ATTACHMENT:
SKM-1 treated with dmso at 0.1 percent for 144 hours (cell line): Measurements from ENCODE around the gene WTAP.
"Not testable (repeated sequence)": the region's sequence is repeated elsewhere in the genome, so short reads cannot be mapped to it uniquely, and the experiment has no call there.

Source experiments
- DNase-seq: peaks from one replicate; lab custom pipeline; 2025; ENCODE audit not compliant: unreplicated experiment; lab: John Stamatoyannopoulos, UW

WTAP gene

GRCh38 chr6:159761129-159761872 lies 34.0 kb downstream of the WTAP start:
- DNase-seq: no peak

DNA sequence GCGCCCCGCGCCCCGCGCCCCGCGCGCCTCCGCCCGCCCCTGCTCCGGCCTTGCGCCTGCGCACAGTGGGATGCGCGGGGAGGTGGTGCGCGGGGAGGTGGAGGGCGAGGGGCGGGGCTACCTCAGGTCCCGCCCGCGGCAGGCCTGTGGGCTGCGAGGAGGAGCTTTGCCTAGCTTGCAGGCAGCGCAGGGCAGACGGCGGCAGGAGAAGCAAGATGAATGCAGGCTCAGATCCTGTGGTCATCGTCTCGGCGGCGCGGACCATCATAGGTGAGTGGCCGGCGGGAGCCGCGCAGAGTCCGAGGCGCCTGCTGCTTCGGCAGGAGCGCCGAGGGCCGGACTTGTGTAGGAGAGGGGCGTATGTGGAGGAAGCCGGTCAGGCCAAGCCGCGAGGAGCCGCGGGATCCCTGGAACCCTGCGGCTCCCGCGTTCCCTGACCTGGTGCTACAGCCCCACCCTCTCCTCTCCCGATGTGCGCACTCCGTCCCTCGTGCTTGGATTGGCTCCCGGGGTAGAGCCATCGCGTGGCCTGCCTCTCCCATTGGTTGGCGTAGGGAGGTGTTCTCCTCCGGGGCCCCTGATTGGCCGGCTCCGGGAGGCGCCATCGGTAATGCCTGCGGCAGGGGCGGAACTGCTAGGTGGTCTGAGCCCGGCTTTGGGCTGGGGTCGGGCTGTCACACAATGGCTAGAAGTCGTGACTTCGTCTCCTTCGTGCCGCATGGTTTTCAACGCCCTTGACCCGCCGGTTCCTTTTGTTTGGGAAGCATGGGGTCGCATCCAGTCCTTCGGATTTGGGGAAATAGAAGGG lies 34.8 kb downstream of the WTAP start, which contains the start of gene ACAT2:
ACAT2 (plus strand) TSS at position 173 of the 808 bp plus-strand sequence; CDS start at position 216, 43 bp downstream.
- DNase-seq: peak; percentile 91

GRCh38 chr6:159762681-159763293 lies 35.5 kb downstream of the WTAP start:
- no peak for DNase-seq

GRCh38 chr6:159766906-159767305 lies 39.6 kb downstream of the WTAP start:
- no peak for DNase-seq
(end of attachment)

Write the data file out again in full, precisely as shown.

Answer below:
SKM-1 treated with dmso at 0.1 percent for 144 hours (cell line): Measurements from ENCODE around the gene WTAP.
"Not testable (repeated sequence)": the region's sequence is repeated elsewhere in the genome, so short reads cannot be mapped to it uniquely, and the experiment has no call there.

Source experiments
- DNase-seq: peaks from one replicate; lab custom pipeline; 2025; ENCODE audit not compliant: unreplicated experiment; lab: John Stamatoyannopoulos, UW

WTAP gene

GRCh38 chr6:159761129-159761872 lies 34.0 kb downstream of the WTAP start:
- DNase-seq: no peak

DNA sequence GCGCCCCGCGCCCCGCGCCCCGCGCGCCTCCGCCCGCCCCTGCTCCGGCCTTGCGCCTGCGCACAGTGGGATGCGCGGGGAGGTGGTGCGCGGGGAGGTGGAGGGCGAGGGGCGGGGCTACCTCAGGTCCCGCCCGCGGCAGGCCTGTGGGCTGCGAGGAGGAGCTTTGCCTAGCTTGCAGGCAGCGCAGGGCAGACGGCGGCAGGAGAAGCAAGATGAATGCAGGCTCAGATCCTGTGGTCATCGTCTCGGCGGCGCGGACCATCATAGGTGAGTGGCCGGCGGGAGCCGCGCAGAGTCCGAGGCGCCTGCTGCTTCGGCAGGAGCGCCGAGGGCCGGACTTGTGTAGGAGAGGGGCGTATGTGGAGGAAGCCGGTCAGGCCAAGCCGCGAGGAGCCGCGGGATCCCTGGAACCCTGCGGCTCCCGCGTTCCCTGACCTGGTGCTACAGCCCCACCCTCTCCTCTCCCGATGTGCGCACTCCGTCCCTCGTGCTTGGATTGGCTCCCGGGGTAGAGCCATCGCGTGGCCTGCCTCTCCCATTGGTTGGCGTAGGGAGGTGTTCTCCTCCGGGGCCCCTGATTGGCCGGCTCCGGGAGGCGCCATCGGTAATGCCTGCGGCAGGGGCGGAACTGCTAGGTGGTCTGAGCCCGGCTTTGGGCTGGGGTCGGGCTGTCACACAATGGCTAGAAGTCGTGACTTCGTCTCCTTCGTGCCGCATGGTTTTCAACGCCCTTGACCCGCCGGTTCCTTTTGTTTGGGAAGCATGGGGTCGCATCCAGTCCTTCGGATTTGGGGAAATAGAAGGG lies 34.8 kb downstream of the WTAP start, which contains the start of gene ACAT2:
ACAT2 (plus strand) TSS at position 173 of the 808 bp plus-strand sequence; CDS start at position 216, 43 bp downstream.
- DNase-seq: peak; percentile 91

GRCh38 chr6:159762681-159763293 lies 35.5 kb downstream of the WTAP start:
- no peak for DNase-seq

GRCh38 chr6:159766906-159767305 lies 39.6 kb downstream of the WTAP start:
- no peak for DNase-seq